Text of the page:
Reference is directed to FIG. 4, which is a flow diagram of the radio channel selection process according to an illustrative embodiment of the present invention. The process starts at step 82 and proceeds to step 84 where the menu mode of operation is activated. This is the aforementioned menu interface of the illustrative embodiment weather radio. The user selects the mode of entry for FIPS location codes as either ALL locations or specifically SELECTED locations at step 86. If ALL locations are chosen at step 86, then the radio will respond to all of the weather alerts that it receives. Thus, no specific FIPS location codes need to be entered and flow proceeds immediately to step 92, discussed hereinafter. On the other hand, at step 86, if the user chooses to SELECT specific FIPS location codes, then flow proceeds to step 88 where the user enters the required digits for the desired FIPS location code. The required digits are available from printed literature as well as the NOAA NWS Internet web site. As each code is entered (and there may be just a single code) the user is queried at step 90 to determine if another FIPS location code is to be entered. If YES, flow returns to step 88 to allow entry of another FIPS location code. If NO additional codes are desired by the user at step 90, then flow proceeds to step 92.
Having entered the desired FIPS location codes at steps 88 and 90, the process returns to an idle state until the user again activates the menu mode at step 92 to initiate the channel selection process. This is the process through which the radio determines what radio frequency, or channel, to monitor as the local default channel. The user is queried to choose manual or automatic channel selection at step 94. If the user selects the MANUAL mode of channel selection, then the user enters this information at step 96 and the process proceeds to step 108, discussed hereinafter. On the other hand, at step 94, if the user selects the AUTO mode of default channel selection, then flow proceeds to step 98. Step 98 is the beginning of an automated iterative process that scans all seven NOAA NWR channels and checks for signal quality. This is accomplished by loading the first channel at step 98. In the illustrative embodiment, the channel is defined by loading the phase locked loop with the proper channel divisor, which tunes the receiver, and then reading the signal quality, which is the R.S.S.I. value. This value is stored in the memory at a location associated with the present radio channel. Then flow proceeds to step 100. Step 100 is a test to determine if the last of the seven channels has been loaded and measured. If not, flow continues to step 102 where the channel divisor is incremented and then returns back to step 98 to load and measure the next channel. Once all of the channels have been measured and the associated signal quality value stored, the last channel test is successful at step 100 and flow proceeds to step 104.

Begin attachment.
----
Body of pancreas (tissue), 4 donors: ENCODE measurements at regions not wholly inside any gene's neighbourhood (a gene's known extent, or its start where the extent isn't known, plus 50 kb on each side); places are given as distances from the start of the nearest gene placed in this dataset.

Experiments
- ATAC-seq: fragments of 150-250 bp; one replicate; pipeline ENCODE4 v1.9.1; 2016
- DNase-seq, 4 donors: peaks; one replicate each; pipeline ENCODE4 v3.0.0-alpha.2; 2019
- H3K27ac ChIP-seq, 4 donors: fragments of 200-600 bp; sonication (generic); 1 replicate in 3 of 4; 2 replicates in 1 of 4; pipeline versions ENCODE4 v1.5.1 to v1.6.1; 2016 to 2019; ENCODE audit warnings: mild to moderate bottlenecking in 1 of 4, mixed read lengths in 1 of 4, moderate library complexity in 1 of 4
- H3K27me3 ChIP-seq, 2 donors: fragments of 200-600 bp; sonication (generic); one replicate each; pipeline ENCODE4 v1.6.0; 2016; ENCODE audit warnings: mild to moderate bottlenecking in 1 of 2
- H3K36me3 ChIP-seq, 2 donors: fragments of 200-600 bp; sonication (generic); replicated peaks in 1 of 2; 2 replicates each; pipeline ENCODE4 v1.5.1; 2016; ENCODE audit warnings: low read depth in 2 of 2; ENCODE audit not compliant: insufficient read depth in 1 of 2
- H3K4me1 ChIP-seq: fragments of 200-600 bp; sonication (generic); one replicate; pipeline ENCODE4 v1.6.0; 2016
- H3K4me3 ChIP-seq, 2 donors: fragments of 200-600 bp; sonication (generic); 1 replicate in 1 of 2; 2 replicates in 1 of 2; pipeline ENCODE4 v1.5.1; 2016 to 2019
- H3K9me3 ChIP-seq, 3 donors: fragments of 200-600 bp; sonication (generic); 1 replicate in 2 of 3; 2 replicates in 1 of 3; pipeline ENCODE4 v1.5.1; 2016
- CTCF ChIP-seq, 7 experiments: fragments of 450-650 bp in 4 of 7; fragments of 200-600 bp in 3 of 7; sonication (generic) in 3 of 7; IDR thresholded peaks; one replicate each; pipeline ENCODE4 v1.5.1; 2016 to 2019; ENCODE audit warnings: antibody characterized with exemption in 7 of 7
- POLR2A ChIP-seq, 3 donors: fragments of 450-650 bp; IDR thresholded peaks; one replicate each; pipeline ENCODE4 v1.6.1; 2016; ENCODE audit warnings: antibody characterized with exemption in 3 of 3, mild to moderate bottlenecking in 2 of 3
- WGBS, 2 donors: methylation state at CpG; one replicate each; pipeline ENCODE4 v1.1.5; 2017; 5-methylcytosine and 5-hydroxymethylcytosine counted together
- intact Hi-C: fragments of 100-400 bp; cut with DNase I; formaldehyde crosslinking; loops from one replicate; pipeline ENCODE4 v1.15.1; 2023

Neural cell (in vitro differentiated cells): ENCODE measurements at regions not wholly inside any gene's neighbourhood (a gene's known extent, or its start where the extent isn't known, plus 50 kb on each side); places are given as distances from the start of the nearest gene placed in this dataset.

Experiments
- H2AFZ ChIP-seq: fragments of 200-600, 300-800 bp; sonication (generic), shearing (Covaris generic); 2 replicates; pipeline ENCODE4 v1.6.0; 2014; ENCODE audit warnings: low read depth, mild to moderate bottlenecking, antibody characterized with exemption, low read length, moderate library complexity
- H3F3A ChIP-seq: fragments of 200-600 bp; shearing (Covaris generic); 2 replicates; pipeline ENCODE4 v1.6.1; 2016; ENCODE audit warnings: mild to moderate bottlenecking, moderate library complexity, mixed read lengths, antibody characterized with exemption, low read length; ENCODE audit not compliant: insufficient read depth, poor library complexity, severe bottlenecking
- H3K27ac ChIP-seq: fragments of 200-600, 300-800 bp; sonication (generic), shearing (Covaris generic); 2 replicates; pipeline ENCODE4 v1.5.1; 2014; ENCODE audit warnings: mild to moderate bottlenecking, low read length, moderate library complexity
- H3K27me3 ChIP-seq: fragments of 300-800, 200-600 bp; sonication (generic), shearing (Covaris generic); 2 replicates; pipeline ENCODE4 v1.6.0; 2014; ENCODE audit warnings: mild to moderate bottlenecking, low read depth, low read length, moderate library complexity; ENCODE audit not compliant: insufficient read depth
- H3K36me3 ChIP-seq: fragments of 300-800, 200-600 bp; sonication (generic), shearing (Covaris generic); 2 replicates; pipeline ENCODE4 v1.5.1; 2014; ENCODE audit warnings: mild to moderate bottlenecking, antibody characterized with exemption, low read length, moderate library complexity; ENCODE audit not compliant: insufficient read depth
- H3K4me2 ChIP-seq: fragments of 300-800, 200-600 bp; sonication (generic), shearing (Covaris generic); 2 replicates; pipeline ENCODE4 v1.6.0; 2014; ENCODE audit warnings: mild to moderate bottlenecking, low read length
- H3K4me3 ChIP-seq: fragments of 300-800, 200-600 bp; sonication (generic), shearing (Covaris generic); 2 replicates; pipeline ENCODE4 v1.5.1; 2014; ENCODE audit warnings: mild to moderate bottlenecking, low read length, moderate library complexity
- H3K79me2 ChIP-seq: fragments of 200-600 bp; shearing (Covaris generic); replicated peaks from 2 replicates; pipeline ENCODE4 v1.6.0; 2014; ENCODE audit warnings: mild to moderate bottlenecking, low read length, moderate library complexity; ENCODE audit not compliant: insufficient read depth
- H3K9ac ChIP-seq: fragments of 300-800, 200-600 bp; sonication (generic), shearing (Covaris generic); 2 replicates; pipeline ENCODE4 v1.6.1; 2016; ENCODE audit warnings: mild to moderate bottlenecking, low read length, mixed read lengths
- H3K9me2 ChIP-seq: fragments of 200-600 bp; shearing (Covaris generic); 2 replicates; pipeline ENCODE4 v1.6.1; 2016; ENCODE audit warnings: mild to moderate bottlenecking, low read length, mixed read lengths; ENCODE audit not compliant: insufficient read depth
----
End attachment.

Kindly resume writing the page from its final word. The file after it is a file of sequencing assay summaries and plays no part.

At step 104, the controller compares the stored R.S.S.I. values. At step 106, the best channel, meaning the channel with the strongest received signal, is selected and defined as the default radio channel. This is the specific embodiment of the illustrative embodiment weather radio. In the case where the signal quality parameter is different, such as signal to noise ratio, then the channel selection algorithm is adapted accordingly. The essential process is to check the signal quality of all the channels, and then select the preferred one of the plural channels as the default channel. Having selected a default channel, flow continues to step 108 where the radio is tuned to the default channel for subsequent operation. The process returns at step 110.
Thus, the present invention has been described herein with reference to particular embodiments for particular applications. Those having ordinary skill in the art and access to the present teachings will recognize additional modifications, applications and embodiments within the scope thereof.
It is therefore intended by the appended claims to cover any and all such applications, modifications and embodiments within the scope of the present invention.